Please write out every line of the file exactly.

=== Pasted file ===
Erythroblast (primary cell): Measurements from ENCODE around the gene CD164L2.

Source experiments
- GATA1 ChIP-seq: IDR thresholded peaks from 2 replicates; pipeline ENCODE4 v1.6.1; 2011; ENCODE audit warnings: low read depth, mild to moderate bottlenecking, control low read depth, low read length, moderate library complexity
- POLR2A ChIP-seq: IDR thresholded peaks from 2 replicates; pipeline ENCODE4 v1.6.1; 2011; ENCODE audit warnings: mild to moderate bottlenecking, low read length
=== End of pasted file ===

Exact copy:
Erythroblast (primary cell): Measurements from ENCODE around the gene CD164L2.

Source experiments
- GATA1 ChIP-seq: IDR thresholded peaks from 2 replicates; pipeline ENCODE4 v1.6.1; 2011; ENCODE audit warnings: low read depth, mild to moderate bottlenecking, control low read depth, low read length, moderate library complexity
- POLR2A ChIP-seq: IDR thresholded peaks from 2 replicates; pipeline ENCODE4 v1.6.1; 2011; ENCODE audit warnings: mild to moderate bottlenecking, low read length